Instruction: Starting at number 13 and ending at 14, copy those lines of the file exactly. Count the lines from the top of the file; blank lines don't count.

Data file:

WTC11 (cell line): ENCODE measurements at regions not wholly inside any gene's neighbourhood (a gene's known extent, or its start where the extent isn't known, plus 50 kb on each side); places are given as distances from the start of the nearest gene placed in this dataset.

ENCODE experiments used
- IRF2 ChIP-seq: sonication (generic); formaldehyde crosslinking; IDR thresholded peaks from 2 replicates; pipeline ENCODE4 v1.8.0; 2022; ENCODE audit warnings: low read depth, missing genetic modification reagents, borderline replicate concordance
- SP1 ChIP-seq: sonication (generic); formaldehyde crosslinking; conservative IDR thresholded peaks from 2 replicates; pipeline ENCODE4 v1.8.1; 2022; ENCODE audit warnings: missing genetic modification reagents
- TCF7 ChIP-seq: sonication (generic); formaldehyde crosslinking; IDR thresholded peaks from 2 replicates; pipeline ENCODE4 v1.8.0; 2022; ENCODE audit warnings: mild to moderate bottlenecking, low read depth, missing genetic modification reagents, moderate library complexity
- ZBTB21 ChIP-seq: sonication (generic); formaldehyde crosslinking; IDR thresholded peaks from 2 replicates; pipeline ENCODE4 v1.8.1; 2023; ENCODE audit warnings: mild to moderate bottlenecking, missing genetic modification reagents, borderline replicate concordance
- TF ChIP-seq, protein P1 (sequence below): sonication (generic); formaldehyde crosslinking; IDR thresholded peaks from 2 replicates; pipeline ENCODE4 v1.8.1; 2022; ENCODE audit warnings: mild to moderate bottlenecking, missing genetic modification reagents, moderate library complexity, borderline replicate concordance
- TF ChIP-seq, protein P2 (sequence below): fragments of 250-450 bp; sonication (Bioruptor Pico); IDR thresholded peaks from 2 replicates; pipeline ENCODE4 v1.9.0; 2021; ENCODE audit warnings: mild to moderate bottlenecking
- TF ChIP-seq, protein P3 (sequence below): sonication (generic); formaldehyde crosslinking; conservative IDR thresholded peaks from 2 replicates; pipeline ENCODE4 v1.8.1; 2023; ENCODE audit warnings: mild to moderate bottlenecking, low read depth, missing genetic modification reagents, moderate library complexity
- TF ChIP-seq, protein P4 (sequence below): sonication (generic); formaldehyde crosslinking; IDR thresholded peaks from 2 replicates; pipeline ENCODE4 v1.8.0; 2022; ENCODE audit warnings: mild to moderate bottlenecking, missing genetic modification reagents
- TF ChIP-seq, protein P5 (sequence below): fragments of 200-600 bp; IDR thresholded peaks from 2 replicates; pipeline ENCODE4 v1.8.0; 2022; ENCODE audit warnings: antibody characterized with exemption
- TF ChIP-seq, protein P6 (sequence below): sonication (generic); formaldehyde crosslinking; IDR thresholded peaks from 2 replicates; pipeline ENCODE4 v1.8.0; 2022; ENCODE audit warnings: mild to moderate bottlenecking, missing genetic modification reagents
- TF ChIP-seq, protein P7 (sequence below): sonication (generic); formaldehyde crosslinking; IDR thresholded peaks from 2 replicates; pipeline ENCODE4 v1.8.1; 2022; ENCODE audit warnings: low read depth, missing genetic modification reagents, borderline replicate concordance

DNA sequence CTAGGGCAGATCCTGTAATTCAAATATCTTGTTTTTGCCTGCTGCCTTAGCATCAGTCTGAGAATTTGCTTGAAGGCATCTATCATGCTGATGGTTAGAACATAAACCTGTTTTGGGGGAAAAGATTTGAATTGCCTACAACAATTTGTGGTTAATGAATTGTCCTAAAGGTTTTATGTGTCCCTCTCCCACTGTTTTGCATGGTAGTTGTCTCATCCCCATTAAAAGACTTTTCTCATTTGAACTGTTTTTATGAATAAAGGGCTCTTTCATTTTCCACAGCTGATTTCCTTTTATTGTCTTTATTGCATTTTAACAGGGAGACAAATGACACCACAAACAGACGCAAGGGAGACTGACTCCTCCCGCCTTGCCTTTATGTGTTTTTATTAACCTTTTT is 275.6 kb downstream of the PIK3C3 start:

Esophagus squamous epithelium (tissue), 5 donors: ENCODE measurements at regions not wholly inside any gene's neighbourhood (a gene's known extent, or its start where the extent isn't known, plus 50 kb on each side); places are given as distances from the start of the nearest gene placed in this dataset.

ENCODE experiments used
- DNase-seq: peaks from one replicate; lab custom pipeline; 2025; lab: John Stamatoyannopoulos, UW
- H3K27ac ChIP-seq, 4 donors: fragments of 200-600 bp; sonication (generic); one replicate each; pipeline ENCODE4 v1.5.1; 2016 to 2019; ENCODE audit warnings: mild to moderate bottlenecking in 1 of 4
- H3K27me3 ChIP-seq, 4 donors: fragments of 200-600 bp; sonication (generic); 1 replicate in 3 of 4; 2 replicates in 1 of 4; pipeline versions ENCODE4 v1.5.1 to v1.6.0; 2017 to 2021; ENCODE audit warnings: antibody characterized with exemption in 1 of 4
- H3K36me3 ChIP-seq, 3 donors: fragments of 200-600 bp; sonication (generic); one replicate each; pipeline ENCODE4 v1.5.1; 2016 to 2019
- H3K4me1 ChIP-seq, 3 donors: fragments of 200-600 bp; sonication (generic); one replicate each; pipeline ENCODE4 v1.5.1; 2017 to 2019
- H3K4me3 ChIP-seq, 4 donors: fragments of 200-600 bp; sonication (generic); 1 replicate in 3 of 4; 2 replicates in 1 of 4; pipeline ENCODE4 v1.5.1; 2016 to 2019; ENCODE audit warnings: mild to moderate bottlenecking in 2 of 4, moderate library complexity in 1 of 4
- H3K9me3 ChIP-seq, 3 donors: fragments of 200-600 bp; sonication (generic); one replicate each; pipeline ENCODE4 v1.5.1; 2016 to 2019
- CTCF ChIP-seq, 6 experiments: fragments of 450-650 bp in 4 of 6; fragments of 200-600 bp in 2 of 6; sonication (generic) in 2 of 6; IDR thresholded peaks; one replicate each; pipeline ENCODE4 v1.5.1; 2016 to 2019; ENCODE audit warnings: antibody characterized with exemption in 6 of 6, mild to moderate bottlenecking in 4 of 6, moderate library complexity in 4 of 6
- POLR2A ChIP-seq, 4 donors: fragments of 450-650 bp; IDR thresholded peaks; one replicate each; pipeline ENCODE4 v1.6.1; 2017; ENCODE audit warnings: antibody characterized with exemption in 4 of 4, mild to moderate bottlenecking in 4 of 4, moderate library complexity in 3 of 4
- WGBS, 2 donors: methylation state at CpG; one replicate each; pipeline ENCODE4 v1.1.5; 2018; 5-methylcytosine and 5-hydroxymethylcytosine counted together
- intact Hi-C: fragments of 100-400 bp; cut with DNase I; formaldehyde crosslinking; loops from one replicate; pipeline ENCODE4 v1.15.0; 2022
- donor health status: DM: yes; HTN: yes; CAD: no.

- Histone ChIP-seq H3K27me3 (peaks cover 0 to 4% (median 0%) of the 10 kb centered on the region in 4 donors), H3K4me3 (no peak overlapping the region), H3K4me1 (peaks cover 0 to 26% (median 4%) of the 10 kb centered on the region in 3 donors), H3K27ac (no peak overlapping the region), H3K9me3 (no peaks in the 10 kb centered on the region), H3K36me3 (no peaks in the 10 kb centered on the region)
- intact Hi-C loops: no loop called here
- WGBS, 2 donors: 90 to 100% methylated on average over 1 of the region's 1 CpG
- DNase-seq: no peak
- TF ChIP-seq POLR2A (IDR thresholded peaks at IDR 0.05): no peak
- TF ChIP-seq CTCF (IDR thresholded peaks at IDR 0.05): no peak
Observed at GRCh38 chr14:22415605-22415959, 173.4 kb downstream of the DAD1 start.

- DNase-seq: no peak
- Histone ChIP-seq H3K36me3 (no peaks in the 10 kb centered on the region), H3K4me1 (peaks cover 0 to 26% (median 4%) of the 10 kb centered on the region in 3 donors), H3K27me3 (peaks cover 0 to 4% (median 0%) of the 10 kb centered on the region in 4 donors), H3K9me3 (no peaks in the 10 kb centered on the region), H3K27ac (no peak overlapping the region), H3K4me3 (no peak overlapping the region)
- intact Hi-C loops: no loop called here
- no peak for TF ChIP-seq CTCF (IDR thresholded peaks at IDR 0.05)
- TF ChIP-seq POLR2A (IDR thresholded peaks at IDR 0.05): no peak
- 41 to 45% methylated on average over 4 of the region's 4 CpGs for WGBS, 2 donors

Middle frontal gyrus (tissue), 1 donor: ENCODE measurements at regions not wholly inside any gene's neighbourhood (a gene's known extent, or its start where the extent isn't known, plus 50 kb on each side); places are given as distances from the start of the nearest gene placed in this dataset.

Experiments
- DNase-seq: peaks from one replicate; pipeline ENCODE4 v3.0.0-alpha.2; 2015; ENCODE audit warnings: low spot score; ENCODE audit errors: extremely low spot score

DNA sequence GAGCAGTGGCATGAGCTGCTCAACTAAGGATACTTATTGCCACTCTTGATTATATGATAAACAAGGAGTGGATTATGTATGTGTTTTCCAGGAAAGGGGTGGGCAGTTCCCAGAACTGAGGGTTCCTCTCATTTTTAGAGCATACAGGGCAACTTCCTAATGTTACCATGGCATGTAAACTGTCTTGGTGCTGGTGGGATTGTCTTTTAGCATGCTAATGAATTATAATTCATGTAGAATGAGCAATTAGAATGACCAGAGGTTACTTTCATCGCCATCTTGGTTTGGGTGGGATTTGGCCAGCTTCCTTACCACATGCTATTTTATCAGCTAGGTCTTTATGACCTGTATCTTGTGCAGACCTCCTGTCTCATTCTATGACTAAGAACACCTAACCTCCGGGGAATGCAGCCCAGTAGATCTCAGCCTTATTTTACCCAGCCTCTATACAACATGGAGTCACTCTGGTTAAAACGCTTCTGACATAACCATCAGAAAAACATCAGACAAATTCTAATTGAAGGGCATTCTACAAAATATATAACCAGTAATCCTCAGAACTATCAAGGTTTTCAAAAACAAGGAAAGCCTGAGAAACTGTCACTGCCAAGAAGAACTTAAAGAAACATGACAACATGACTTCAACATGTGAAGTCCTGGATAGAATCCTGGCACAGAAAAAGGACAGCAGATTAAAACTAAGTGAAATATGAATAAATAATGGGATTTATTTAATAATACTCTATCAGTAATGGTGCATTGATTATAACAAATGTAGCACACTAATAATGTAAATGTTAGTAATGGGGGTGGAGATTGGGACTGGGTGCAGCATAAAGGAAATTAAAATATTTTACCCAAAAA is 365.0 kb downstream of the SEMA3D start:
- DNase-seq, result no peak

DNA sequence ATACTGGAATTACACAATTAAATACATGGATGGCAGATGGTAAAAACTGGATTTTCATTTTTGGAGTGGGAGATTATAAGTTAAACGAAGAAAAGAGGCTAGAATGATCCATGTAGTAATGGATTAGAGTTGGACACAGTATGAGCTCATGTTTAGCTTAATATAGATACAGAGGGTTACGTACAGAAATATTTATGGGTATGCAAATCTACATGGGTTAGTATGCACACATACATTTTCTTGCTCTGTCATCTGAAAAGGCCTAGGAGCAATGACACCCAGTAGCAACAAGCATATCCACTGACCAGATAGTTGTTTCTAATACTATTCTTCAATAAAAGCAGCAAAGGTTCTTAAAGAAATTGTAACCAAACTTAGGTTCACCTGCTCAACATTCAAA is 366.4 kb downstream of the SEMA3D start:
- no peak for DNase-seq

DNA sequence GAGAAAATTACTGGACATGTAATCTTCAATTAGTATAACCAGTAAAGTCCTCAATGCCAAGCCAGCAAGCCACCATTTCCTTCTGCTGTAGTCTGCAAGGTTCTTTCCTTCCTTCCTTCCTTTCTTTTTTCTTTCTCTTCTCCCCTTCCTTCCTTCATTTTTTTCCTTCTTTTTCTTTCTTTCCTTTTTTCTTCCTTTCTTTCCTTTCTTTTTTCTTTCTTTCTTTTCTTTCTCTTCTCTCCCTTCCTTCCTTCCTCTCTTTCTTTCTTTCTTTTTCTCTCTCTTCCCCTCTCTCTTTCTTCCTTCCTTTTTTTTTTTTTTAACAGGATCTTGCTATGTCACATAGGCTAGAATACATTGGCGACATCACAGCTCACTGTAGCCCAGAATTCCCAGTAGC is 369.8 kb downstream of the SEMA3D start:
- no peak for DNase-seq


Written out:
- TF ChIP-seq, protein P7 (sequence below): sonication (generic); formaldehyde crosslinking; IDR thresholded peaks from 2 replicates; pipeline ENCODE4 v1.8.1; 2022; ENCODE audit warnings: low read depth, missing genetic modification reagents, borderline replicate concordance

DNA sequence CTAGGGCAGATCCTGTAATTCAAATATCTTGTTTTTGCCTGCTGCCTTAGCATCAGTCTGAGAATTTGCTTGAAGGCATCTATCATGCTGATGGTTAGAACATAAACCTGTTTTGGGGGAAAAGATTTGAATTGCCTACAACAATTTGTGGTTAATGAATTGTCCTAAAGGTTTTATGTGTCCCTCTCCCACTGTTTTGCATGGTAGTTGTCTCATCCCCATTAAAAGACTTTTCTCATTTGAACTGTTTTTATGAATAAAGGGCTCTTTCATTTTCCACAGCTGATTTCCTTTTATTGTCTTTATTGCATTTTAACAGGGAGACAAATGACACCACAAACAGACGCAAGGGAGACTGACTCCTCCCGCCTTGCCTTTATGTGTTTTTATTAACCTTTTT is 275.6 kb downstream of the PIK3C3 start: